Android and Samsung celebrate European success, while BlackBerry struggles worldwide
The latest research figures from Kantar Worldpanel ComTech have been released, providing us with plenty of facts and figures related to the state of the global smartphone market. The figures grabbing the most headlines are from Europe, but it’s BlackBerry’s performance which shocks.
Let’s start on a positive note. In Europe, Google’s Android mobile OS now has a 70 percent market share, while primary rival iOS trails with 17.3 percent. Kantar’s figures relate to Europe’s five biggest markets, the UK, France, Germany, Italy, and Spain; and Android’s 70 percent share is 9 percent higher than the same period in 2012.
While many manufacturers produce Android-based smartphones, Kantar’s data shows Samsung is the big winner, as half of all devices sold there wear the company’s name. This fits in with research from IDC, published in April, which showed Samsung taking a 32.7 percent share of the global market after selling 70 million phones in the first three months of 2013. Samsung does face strong opposition from Sony and the Xperia Z in the UK, as 38 percent of the owners formerly used a Samsung device.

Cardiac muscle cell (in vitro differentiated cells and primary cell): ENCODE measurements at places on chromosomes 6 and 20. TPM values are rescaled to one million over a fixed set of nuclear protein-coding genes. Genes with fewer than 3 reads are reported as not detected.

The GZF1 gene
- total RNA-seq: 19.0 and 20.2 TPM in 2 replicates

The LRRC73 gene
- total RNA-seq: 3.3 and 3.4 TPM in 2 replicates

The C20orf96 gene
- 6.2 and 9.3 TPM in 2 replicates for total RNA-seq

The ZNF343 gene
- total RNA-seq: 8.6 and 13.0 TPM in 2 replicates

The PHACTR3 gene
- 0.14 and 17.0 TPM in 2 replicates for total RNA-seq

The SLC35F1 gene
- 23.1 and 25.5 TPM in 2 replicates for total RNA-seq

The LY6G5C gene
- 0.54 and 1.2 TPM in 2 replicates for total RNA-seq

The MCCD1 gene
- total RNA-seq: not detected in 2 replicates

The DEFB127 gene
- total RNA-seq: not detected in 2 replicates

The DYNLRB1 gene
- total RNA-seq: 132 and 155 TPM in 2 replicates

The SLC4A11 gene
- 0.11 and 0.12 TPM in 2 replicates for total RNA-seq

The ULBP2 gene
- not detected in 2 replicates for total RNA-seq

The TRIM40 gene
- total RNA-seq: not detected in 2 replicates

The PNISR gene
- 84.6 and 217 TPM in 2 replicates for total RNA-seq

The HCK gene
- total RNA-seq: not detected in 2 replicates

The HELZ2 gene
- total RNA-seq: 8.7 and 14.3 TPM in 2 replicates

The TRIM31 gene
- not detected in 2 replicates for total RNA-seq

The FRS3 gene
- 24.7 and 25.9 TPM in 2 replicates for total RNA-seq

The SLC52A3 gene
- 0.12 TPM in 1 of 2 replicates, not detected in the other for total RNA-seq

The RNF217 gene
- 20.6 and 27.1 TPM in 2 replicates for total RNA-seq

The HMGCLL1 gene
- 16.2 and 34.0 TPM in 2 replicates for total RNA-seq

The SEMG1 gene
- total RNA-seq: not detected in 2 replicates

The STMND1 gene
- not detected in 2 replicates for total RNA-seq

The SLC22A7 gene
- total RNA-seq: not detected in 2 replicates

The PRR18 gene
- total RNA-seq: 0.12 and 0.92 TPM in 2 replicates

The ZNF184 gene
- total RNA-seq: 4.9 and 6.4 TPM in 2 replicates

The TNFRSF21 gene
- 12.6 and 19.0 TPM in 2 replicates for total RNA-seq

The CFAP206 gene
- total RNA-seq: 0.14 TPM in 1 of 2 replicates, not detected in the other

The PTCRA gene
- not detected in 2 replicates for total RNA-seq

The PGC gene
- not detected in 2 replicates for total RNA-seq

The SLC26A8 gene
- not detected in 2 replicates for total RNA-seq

In America, Android isn’t doing quite as well, but it still comes out on top with a 52 percent of the market, while iOS controls 41.9 percent. However, Kantar says both it and Microsoft’s Windows Phone have been growing slightly faster than Google’s OS. The company’s global director says Apple’s resurgence has been facilitated in part T-Mobile introducing the iPhone, and estimates 28 percent of T-Mobile subscribers plan to purchase an iPhone the next time they upgrade. As for Windows Phone, in Europe it’s up to 6.8 percent from 4.3 percent last year, while in America, it’s holding steady at 4.6 percent, a mere 0.9 percent change over 2012.
So, while Android, Windows Phone and iOS are either consistent or on the up, things aren’t looking good for BlackBerry. In America last year, BlackBerry had a 4.6 percent market share at the end of May, however this year this has dropped to a disastrous 0.7 percent in 2013. It’s a similar story elsewhere, as in the UK, 12.6 percent has turned into 5.3 percent, and in Europe overall, 7 percent has become 2.5 percent. Following a less than positive earnings report at the end of last week, July hasn’t got off to a positive start for the struggling company.
By Andy Boxall